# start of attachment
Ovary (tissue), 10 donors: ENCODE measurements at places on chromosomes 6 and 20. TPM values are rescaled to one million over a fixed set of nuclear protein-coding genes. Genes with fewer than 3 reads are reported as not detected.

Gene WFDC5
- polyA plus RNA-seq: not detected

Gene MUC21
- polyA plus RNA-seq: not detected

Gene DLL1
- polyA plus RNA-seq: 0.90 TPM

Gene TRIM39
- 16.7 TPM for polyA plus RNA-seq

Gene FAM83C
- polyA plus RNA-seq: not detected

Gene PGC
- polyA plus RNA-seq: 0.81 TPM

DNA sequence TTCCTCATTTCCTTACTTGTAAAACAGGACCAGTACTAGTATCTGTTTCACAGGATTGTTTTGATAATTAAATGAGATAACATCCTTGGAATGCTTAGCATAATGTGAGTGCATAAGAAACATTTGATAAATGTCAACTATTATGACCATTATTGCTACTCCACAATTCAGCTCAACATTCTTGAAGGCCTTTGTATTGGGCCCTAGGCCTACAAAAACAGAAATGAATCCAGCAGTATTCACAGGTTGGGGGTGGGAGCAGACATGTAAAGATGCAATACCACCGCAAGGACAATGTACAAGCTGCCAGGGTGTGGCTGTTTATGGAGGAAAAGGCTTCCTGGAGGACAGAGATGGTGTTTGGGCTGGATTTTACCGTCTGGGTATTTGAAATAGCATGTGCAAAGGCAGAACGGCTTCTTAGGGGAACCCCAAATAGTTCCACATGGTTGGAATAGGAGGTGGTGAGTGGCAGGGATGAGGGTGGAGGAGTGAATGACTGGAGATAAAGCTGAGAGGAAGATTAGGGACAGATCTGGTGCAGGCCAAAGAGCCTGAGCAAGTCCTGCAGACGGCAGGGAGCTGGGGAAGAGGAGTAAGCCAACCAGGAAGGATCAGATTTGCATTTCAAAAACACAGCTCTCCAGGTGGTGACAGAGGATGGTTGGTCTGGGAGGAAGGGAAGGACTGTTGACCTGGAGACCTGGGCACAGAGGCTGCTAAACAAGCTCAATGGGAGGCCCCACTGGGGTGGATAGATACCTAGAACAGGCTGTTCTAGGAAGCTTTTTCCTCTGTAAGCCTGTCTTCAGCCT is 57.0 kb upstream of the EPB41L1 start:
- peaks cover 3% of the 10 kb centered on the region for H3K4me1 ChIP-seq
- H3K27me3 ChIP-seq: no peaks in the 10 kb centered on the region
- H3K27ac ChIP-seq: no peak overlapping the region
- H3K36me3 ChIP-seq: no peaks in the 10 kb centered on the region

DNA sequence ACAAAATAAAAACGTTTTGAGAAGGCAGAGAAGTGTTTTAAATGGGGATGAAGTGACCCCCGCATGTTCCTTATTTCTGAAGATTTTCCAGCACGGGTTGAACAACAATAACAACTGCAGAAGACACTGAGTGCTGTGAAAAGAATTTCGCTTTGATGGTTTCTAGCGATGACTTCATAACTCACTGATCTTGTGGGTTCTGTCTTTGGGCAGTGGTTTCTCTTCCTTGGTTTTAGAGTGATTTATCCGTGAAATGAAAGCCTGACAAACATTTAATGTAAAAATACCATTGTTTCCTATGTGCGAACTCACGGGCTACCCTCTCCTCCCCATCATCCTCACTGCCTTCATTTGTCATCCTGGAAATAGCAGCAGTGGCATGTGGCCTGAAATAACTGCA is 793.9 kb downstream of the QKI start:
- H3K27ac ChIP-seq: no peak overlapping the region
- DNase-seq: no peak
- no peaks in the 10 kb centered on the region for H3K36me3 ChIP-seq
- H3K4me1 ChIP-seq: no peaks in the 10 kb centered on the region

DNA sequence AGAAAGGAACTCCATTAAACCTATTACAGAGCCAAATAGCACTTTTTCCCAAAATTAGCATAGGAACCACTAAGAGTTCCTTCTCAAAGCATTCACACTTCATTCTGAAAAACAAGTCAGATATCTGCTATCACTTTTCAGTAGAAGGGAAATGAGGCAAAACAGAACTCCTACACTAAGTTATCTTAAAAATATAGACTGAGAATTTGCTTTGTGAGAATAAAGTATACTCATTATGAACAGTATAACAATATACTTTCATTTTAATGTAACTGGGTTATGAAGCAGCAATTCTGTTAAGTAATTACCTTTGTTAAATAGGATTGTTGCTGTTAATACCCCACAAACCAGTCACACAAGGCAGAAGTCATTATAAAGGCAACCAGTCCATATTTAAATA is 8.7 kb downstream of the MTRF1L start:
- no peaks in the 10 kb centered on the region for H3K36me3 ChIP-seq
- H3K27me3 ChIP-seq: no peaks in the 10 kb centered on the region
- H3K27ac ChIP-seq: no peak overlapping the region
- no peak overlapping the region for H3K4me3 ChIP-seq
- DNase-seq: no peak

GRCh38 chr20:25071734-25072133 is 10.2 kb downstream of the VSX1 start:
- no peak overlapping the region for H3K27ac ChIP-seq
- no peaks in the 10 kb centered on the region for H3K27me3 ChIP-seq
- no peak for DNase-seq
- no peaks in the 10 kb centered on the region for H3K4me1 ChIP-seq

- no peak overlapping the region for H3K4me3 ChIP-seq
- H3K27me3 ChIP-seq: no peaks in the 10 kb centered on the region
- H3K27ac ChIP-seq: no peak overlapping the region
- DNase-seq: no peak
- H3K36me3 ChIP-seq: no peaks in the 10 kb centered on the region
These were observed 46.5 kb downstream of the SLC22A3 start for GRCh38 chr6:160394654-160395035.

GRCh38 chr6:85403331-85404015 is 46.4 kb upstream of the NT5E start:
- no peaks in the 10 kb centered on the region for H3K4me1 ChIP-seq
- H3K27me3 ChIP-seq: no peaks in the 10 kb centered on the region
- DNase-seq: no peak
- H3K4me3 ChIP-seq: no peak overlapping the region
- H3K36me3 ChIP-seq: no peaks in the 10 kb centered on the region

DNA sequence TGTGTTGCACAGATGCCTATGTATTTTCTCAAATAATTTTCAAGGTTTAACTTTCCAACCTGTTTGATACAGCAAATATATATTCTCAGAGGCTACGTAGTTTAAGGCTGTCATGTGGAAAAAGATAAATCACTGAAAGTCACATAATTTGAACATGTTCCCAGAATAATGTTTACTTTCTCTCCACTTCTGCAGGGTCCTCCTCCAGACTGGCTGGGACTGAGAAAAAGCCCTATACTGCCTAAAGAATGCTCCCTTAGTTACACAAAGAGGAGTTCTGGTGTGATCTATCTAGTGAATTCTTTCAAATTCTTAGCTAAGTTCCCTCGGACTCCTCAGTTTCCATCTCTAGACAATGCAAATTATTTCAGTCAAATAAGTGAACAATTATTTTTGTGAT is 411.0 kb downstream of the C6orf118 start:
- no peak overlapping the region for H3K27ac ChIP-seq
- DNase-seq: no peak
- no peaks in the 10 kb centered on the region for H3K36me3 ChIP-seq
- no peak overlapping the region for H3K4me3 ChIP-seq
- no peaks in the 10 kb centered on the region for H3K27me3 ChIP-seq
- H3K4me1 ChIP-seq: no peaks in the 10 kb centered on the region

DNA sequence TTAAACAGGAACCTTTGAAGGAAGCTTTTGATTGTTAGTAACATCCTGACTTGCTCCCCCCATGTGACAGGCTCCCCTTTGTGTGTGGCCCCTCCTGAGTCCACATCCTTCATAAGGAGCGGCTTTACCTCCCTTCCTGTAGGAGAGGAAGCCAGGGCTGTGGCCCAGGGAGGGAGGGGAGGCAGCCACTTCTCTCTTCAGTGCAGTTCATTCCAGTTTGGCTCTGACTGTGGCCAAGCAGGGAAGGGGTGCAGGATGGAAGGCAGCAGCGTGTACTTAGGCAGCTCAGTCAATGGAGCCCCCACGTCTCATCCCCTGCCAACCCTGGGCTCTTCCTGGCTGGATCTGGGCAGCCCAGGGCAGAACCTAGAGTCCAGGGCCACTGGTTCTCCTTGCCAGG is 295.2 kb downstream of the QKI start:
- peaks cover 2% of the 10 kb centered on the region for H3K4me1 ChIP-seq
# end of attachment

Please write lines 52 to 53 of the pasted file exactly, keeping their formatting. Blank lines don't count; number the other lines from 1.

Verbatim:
- no peaks in the 10 kb centered on the region for H3K27me3 ChIP-seq
- H3K4me1 ChIP-seq: no peaks in the 10 kb centered on the region